The warring owners of the Philadelphia Inquirer finally held a court ordered private auction yesterday for the newspaper and its parent company Interstate General Media Holdings. The auction was held at a local law firm, behind closed doors.
Private investors Lewis Katz and Gerry Lenfest, previously holding about 43% of the company, won the company with an US$88 million bid – on a 100% valuation basis. This brought to an end a knock-down legal battle for the company that has led to the business’ sixth change of control in just eight years.
In an unusual twist the structure of the auction was designed by the Delaware court as one where the price increased by US$1 million every ten minutes until one of the two bidding groups declined to continue. When it hit US$88 million a group led by George Norcross III, and until then holders of about 57% of the stock, stopped bidding leaving Katz and Lenfest holding the spoils as the victors.
The two groups had joined together, in happier circumstances, to buy the Inquirer in 2012 and they then only paid US$61 million for it. So at least Norcross is coming out with a nice share of the difference – but without control of the newspaper.
For their money Katz and Lenfest are picking up The Inquirer, the Philadelphia Daily News, three websites, a printing plant in the Conshohocken suburb of Philadelphia – and about 1, 800 employees.
At least the new owners are buying the business with their eyes wide open, in an environment of continuing struggles for print media generally as it tries to adjust to the digital age.
After winning the bid Katz gave a morale boosting speech to employees at the company’s headquarters, saying, ”We know more than anybody how difficult this business is, ” adding, ”We’re going to give it our best. We’re going to try to bring in the best. And, hopefully, we’ll have a wonderful result.”
Katz and Lenfest said they would rename the company and each own an equal participation, though they hope to secure other investors as well later.
Norcross himself initially declined to comment as he left the auction after it was concluded. He issued a statement later though, saying, “We are happy for the company’s employees, readers, and advertisers that this issue is now resolved, ” adding, “It is time to return the company’s focus to journalism and away from conflict among its owners.”
Lewis Katz, 72, grew up in the Camden suburb of Philadelphia and made his fortune in bankings, advertising billboards, and by renting out parking lots. His son, Drew Katz, who is 42, is CEO of a billboard company and he is also expected to play a role in the new venture representing the new generation.
Gerry Lenfest, 83, became a billionaire after selling his cable company to Comcast fiteen years ago and in recent years has spent a lot of his time, and his fortune, dedicated to philanthropic causes.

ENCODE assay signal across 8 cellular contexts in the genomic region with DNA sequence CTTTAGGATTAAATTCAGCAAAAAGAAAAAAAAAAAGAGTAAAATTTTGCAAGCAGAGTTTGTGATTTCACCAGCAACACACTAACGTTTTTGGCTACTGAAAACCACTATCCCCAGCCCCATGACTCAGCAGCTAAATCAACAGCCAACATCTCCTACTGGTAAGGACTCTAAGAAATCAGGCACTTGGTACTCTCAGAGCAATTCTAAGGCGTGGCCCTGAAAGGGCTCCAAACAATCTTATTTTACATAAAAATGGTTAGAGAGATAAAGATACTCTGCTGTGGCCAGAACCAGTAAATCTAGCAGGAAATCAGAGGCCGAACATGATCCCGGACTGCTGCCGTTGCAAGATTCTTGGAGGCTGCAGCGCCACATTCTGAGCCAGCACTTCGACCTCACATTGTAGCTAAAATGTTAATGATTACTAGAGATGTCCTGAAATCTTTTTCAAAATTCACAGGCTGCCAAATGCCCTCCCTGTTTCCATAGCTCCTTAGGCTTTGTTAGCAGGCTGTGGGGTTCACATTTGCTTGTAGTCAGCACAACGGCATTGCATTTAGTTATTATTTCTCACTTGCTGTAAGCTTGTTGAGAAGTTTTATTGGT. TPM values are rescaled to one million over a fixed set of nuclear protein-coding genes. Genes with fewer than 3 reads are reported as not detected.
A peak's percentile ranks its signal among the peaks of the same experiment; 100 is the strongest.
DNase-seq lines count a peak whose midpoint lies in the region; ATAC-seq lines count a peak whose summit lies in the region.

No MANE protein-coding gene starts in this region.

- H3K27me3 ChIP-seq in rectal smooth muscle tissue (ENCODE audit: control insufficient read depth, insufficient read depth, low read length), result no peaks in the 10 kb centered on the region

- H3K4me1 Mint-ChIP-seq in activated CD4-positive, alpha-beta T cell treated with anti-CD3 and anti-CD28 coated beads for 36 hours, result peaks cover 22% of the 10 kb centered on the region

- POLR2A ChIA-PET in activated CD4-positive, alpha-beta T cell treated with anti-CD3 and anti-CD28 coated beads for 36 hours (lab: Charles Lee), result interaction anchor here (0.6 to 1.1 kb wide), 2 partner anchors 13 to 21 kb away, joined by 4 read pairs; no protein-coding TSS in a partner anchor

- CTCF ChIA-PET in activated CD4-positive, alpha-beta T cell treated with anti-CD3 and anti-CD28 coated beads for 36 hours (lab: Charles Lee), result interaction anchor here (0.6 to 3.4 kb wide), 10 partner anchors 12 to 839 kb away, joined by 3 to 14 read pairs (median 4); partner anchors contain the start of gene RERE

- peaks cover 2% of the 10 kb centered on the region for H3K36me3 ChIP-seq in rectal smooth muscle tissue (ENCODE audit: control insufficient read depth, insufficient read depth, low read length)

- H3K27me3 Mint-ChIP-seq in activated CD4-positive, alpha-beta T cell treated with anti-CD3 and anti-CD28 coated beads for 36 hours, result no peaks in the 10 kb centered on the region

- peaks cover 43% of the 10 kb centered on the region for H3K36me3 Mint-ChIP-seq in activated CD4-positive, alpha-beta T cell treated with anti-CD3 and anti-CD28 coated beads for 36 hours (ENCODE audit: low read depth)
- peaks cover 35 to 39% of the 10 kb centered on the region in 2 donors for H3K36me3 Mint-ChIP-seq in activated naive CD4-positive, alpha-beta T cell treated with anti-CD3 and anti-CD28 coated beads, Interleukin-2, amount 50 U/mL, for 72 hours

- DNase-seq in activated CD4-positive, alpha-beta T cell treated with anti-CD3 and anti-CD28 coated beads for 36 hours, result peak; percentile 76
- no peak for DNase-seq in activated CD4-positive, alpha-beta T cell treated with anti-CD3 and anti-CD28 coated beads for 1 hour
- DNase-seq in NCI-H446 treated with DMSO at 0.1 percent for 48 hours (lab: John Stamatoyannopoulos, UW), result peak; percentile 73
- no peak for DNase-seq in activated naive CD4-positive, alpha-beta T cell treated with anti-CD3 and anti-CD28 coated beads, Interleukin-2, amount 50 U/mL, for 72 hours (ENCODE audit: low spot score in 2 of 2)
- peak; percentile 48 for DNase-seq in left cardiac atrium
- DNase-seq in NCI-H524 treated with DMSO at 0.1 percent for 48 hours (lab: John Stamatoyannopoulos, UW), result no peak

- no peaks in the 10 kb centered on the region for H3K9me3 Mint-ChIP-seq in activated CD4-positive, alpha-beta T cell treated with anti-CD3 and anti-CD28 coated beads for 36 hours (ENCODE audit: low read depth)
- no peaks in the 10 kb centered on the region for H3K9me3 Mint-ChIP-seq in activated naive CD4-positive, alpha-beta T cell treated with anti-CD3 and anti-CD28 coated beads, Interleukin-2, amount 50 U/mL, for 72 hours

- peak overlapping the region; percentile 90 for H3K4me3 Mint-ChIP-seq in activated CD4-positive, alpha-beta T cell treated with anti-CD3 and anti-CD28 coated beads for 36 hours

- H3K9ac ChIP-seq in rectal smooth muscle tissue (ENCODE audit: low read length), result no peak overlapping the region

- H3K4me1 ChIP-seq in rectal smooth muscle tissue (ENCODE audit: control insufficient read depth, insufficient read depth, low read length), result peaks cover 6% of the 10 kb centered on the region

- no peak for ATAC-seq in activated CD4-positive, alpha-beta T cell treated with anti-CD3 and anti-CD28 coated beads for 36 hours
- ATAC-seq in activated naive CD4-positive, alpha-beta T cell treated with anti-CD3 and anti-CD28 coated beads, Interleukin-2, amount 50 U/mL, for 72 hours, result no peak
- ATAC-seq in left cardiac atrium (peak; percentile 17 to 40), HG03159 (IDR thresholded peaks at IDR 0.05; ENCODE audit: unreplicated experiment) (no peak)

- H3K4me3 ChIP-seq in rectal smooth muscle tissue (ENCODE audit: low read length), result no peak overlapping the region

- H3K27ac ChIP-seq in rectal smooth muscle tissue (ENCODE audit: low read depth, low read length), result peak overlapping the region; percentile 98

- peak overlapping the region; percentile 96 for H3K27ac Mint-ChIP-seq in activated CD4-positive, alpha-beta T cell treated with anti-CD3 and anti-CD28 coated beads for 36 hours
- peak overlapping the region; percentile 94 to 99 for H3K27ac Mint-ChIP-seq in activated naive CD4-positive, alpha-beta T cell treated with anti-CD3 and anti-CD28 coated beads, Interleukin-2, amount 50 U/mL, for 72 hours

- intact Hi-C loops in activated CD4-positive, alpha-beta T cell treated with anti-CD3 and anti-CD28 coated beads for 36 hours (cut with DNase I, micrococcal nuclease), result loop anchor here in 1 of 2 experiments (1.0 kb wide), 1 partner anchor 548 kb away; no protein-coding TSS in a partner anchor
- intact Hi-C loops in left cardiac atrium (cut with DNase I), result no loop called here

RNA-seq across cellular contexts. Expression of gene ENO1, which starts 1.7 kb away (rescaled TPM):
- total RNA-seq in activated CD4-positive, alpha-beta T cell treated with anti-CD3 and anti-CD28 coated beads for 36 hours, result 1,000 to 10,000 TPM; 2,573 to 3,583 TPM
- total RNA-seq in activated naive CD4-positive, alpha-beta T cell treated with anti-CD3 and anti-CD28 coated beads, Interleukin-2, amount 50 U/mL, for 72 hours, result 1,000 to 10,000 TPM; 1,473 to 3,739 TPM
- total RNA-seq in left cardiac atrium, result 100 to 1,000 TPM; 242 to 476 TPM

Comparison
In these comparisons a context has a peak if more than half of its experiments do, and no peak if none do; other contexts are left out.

With the Katz and Lenfest victory the Inquirer’s Editor William Marimow, now gets to keep his job, after being fired last Fall by Norcross. His firing was one of the triggers precipitating the ownership crisis, representing as it did a major difference in editorial outlook. With a strong preference for in depth, and sometimes investigative, journalism Marimow represents the best American tradition of print journalism. That is considered a luxury by some these days aid it is something that requires a well-stocked newsroom and costs a lot of money. Now he has been endorsed by the new ownership in a clear way.
Marimow expressed his own personal sense of relief that the war was now over, saying “I’m really pleased that Gerry Lenfest and Lewis Katz prevailed, ” he said in an interview later with his own newspaper the Philadelphia Inquirer “I believe they are committed to the kind of public-service journalism that Philadelphia, its suburbs, and South Jersey really require.”
Gerry Lenfest will himself serve as interim publisher on a temporary basis, until a new one is found, replacing the current publisher Robert Hall who will now retire – it was Hall who had agreed to fire Marimow at the demand of Norcross, and who now is falling on his sword.
Finally, Gerry Lenfest also commented, ”We feel very fortunate we were able to prevail in the auction, ” adding, “We want to return The Inquirer to the great newspaper it has been for many years.”
Of course it remains to be seen whether they can make a profit at it, especially after paying so much for the privilege of ownership. The Philadelphia Inquirer this morning also quotes Bill Ross, executive director of the Newspaper Guild, the union representing almost 500 people at the company, guardedly saying,
“We look forward to moving forward, rebuilding the company, and making it very clear to the new owners that they better not come looking for concessions from our union, ” adding to make sure the message was received, “We’ve done enough to help them, and we will continue to help, but we’re done giving.”
However after having gone through bankruptcy once, in 2009, he is obviously not anxious to experience it again though, one can also readily imagine so the union may have no choice now there is a real chance for stabilisation in a transaction that, while expensive, at least adds no new debt to pay for it according to the new 100% owners.